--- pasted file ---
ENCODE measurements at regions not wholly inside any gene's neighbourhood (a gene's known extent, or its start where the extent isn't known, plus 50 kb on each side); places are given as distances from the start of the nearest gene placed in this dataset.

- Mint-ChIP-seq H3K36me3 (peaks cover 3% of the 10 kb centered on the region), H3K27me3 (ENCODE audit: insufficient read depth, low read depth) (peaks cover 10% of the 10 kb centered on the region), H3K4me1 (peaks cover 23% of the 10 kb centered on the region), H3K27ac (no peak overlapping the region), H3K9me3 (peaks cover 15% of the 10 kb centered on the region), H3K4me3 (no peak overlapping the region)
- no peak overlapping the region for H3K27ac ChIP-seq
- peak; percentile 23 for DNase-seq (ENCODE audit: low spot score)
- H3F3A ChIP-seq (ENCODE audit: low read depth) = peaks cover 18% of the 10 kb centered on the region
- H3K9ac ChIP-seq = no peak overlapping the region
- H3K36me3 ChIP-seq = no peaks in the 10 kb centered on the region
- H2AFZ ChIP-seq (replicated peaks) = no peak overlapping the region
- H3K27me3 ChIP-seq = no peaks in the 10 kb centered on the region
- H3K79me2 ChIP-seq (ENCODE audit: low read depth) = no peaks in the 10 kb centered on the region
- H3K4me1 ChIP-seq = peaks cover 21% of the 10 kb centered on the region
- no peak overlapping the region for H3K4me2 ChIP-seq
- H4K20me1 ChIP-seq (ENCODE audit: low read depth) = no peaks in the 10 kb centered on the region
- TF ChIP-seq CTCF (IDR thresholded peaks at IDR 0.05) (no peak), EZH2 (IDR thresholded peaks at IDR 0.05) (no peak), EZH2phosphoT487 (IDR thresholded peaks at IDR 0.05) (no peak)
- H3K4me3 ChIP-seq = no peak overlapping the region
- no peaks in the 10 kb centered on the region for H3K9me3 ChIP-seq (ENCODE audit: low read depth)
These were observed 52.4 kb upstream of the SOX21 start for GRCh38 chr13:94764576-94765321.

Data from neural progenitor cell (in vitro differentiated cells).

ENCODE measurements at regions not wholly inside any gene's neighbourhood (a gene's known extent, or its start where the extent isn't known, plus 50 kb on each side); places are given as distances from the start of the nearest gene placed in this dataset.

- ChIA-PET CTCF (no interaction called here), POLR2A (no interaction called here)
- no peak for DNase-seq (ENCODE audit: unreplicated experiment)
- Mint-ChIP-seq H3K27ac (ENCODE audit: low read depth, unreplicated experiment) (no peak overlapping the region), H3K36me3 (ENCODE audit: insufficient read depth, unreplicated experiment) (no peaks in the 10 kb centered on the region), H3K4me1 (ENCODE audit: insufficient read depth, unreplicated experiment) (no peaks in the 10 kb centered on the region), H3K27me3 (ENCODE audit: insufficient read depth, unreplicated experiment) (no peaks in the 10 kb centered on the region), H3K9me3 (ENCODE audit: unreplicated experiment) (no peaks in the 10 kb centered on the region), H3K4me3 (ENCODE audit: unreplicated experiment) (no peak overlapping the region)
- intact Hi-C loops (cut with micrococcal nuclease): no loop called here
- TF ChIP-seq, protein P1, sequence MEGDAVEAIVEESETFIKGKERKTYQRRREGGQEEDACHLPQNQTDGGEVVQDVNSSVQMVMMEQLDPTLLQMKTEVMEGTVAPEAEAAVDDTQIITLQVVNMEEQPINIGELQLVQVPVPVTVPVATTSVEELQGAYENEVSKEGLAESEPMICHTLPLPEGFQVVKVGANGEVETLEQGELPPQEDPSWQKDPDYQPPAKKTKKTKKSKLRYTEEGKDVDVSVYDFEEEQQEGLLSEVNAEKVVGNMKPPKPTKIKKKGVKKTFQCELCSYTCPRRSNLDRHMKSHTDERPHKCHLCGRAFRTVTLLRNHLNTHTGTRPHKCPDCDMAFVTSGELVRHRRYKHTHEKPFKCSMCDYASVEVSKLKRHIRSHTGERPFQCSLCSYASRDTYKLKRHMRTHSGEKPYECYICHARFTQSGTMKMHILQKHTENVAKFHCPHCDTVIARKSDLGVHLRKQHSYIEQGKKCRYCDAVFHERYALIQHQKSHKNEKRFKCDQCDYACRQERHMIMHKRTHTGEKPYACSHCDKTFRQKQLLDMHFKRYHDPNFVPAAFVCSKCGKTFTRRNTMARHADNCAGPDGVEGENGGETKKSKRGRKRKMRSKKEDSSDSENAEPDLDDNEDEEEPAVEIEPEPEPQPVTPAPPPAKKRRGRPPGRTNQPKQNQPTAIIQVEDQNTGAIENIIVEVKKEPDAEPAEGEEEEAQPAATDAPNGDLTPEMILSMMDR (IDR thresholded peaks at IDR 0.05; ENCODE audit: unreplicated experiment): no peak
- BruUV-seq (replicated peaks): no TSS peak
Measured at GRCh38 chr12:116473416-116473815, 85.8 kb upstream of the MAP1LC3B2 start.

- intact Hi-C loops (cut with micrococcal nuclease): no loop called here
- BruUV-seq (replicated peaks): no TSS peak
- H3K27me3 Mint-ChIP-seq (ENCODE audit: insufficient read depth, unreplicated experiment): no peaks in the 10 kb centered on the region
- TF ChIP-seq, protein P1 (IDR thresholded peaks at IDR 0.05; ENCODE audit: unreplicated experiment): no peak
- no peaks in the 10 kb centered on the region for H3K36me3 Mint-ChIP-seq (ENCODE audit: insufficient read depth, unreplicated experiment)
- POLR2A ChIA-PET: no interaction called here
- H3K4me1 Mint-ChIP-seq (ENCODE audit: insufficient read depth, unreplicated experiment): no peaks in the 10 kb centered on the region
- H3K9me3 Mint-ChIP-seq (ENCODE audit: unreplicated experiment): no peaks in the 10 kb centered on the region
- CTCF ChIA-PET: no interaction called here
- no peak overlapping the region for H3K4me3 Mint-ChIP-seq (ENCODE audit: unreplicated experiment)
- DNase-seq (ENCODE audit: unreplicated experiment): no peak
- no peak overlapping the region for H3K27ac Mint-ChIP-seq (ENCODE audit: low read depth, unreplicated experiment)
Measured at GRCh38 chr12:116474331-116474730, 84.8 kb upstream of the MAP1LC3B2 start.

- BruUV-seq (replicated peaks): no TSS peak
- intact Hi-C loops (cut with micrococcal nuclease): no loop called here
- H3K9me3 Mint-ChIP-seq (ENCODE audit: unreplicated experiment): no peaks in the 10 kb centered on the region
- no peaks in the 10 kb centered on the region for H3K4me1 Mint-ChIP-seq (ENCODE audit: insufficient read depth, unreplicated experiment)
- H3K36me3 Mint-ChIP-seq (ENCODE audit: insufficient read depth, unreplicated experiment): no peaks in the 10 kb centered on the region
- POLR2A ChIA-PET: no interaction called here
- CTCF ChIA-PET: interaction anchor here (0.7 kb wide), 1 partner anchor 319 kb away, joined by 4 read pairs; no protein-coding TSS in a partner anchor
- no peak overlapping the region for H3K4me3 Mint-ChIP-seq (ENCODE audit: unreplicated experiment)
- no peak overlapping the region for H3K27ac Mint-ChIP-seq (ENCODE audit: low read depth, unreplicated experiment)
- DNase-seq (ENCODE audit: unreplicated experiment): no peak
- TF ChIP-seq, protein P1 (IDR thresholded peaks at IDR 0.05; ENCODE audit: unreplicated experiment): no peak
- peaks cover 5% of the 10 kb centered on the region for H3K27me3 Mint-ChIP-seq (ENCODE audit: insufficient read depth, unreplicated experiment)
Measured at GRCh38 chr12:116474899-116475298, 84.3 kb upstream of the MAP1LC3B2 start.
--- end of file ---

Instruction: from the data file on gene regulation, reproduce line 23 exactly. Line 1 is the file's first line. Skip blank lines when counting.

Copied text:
- intact Hi-C loops (cut with micrococcal nuclease): no loop called here